Heard great things so bought the Child of Light / Valiant Hearts double pack for the Switch. Hoping that it lives up to my mildly tempered expectations.
 

Humdinger

Member
The game is fantastic in every way. Probably one of my favorite smaller scale games I've ever played. If you haven't yet, and want to experience another emotional journey, check out "Brothers". The controls feel awkward at first, but after about an hour you don't think about it.

Yeah, I enjoyed that one a lot, too. I replayed it once already, or else I'd go back a third time (and still may, since it's been a while).
 

Humdinger

Member
Child of Light and the latest Rayman games all use the UbiArt engine.
Superb stuff.

Thanks. I played and enjoyed Child of Light. I've never gotten into Rayman games -- I'm not much for platformers, and Rayman games seem to be on the more challenging end of the spectrum -- but it's interesting to hear that they come from the same studio.
 

manfestival

Member
Reminds me... I played the game. Got pretty far and then it glitched out not allowing me to progress at all. Want to reinstall it on my ps4 and see what happens
 
Great for the historical nuggets and further info that were integrated in the game.

And some terrible gameplay (match heartbeat mini-game, run to dodge the falling bombs sequences).

Overall, a decent effort, that made me learn a few historical stuff I was not aware of and also triggered my curiosity to research more details. But not replayable for me by any stretch.
 

nemiroff

Gold Member
It's a worthwhile experience despite a couple of annoying gameplay flaws. It has an atmosphere to it, an emotional one, and I like that.
 

Humdinger

Member
Great for the historical nuggets and further info that were integrated in the game.

And some terrible gameplay (match heartbeat mini-game, run to dodge the falling bombs sequences).

Hm. I haven't found those to be a problem. The heartbeat mini game is very forgiving. I screw up and still get through on the first try every time. Escaping the bombs is easy too, since they show you exactly where and when each one is landing. Even if you mess up and go kablooey, you just try again without losing progress. No big deal.

I have gotten a little impatient with some of the more complex puzzles -- the ones that require multiple steps (solve A to solve B to solve C to solve D) -- but I always manage to get through them without too much angst. I've consulted a hint or two, and that's helped.

I agree that the gameplay is not the star of the game, though. I find it enjoyable enough, but I wouldn't replay the game for the gameplay. It's the story, narration, music, art style, and historical backdrop that makes it a standout.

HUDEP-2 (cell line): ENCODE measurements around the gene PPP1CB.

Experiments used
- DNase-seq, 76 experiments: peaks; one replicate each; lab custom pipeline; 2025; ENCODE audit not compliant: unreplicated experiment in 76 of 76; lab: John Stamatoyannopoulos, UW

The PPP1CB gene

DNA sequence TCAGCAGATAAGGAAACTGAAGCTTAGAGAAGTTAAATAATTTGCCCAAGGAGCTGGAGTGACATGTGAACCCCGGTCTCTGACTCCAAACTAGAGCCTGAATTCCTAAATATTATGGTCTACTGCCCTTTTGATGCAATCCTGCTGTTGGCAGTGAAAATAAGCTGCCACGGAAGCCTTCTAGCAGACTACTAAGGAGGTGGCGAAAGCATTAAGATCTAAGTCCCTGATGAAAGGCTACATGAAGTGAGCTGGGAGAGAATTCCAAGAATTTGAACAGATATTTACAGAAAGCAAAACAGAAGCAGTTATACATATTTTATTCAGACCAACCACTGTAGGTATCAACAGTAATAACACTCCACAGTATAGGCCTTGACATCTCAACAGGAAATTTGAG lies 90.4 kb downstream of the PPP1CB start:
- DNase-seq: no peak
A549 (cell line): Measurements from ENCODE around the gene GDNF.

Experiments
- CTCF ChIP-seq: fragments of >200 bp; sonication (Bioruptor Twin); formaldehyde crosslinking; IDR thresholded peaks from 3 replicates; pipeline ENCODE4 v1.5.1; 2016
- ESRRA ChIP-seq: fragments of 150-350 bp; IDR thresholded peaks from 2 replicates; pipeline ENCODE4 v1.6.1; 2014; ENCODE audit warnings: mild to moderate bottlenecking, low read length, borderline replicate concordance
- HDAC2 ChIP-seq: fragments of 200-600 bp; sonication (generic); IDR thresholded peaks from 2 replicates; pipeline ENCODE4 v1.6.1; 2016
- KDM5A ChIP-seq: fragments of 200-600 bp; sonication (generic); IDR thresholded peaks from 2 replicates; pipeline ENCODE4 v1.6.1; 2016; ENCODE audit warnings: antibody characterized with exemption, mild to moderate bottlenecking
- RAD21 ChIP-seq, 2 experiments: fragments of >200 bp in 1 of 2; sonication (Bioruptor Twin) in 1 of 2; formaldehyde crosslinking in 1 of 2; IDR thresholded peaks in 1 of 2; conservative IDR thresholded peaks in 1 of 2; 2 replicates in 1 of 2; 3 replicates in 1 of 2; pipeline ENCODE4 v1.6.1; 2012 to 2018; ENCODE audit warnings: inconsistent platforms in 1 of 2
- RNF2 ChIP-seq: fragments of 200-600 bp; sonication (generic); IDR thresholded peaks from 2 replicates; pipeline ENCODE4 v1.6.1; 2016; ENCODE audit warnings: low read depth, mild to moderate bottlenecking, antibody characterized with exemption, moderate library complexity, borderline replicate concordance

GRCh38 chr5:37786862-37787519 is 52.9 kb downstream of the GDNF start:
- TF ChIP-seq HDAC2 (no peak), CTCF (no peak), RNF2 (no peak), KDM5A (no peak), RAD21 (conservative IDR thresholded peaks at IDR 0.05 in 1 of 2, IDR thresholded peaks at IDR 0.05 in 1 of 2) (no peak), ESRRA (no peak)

Laieon

Member
This was my GOTY of 2014.

I wish Ubisoft would bring back their UbiArt games, because Valiant Hearts was incredible and while I didn't like Child of Light as much, at least they were trying something different.

It reminds me a lot of The Last of Us 1 or Telltale's the Walking Dead in that the gameplay isn't great, but it's worth playing for the story and characters (I didn't include TLOU II in that list, because I think it's the best third person shooter I've ever played, the gameplay was fantastic).
 
Last edited:

OneMoreDay

Neo Member
Huh, I played this no more than a couple weeks ago. The comic-book-like artstyle was the high point for me. The story didn't hit me that hard, but they seldom do. The length of the game was perfect.
 
Hm. I haven't found those to be a problem. The heartbeat mini game is very forgiving. I screw up and still get through on the first try every time. Escaping the bombs is easy too, since they show you exactly where and when each one is landing. Even if you mess up and go kablooey, you just try again without losing progress. No big deal.
The heart beat mini-game was introduced somewhat late into the game, and at least on PC, it was not obvious what you should do right away (it involved using keys that you might not had used up to that point and there were no prompts). I found it also to be a stupid mini-game but not as stupid as...

the run-to-avoid-falling-bombs sequence. It's not that it was hard. It wasn't. I had an issue with this trivialization of an air strike bombing and which was conflicting with the atmosphere/mood/seriousness that the story and premise were going for.
 
Last edited:

Humdinger

Member
the run-to-avoid-falling-bombs sequence. It's not that it was hard. It wasn't. I had an issue with this trivialization of an air strike bombing and which was conflicting with the atmosphere/mood/seriousness that the story and premise were going for.